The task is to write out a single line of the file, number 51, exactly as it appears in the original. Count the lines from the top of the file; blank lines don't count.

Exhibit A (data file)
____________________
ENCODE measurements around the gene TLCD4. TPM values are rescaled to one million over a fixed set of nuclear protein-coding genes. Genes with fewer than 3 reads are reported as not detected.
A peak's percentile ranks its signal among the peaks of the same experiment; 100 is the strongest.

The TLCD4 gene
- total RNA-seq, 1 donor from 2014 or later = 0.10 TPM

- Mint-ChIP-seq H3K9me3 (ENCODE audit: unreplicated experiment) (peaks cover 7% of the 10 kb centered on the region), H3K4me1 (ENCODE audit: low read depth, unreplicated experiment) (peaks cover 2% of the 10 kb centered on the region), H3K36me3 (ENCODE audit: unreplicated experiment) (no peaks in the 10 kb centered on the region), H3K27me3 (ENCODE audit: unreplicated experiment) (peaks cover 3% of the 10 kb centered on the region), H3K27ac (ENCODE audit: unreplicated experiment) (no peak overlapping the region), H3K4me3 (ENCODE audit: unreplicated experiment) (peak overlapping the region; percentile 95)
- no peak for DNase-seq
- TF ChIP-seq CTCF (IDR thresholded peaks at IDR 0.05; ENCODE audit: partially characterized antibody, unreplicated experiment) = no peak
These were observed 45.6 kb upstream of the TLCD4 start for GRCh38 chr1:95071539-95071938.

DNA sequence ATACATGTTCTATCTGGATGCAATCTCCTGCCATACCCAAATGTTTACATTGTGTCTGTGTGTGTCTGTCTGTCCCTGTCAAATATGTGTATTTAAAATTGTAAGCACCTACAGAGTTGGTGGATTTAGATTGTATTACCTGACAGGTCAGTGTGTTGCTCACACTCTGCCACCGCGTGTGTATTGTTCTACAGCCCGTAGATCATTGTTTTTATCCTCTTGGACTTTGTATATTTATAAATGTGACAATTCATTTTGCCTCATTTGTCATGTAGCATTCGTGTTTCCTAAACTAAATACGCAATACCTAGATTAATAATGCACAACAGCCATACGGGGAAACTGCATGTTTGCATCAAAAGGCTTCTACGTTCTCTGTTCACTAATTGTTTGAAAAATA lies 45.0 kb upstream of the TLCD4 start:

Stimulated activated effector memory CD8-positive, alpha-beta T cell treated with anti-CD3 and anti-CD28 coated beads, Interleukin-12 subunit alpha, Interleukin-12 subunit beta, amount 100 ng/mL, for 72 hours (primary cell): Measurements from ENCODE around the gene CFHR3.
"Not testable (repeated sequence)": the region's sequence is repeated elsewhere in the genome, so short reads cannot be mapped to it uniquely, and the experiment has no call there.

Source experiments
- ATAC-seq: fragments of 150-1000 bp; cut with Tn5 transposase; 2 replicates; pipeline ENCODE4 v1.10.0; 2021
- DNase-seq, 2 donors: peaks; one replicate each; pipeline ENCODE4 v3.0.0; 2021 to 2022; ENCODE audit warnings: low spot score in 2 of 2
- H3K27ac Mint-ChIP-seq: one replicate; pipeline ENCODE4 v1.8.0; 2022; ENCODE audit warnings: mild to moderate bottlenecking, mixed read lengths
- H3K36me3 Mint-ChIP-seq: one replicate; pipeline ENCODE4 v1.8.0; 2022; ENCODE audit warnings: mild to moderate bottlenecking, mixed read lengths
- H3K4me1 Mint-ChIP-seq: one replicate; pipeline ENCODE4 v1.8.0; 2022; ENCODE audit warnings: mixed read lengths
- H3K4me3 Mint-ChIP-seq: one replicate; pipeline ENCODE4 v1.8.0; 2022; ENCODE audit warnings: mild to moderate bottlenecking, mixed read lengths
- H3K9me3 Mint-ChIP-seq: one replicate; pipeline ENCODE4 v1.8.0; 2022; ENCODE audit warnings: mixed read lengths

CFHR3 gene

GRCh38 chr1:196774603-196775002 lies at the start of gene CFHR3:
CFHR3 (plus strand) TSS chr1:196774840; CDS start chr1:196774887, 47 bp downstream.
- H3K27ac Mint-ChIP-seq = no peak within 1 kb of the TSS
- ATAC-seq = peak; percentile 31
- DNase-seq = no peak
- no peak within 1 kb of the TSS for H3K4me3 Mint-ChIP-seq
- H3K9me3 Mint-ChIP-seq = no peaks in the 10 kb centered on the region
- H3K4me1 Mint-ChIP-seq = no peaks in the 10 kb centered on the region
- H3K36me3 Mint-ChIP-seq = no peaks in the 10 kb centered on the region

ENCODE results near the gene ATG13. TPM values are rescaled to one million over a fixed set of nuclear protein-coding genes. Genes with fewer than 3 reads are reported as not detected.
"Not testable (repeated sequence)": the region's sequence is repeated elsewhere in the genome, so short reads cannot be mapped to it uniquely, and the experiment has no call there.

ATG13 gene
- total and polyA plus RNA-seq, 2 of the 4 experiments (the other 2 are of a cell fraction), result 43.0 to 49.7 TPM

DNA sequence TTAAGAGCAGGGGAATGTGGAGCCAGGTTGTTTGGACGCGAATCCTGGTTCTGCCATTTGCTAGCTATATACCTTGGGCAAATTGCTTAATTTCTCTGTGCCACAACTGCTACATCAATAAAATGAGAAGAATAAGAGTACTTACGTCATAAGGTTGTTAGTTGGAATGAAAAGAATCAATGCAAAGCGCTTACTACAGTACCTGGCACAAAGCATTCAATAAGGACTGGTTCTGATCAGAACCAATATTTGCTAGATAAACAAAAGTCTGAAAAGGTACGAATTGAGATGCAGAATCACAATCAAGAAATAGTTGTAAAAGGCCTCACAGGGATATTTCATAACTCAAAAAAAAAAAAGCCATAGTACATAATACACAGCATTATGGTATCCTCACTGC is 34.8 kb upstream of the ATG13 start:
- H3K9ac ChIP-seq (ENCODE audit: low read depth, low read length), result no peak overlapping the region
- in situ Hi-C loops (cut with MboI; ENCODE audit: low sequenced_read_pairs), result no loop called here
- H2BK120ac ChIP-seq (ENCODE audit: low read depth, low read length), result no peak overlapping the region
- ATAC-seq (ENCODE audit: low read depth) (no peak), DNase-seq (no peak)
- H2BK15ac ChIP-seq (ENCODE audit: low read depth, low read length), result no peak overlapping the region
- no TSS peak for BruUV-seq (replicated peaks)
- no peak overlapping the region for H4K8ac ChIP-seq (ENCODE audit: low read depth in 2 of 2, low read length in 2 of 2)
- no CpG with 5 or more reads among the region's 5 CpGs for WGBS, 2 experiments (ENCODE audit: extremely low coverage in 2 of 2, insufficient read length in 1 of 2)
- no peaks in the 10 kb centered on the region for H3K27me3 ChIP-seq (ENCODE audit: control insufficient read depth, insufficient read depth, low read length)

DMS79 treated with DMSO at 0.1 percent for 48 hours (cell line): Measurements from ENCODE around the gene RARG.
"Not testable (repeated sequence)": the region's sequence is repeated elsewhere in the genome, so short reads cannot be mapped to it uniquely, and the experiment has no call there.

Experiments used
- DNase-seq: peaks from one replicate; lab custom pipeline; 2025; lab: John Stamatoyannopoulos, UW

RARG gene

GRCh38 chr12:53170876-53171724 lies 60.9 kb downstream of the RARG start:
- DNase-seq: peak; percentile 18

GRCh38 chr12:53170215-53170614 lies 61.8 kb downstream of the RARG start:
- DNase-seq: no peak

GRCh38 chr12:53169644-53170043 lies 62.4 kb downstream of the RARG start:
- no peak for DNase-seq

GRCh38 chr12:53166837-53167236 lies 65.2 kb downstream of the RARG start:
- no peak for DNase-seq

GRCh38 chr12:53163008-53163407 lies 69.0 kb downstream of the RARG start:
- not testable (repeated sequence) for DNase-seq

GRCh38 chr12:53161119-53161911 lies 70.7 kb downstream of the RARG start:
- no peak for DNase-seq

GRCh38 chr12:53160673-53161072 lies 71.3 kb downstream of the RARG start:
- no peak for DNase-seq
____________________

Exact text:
GRCh38 chr12:53170215-53170614 lies 61.8 kb downstream of the RARG start: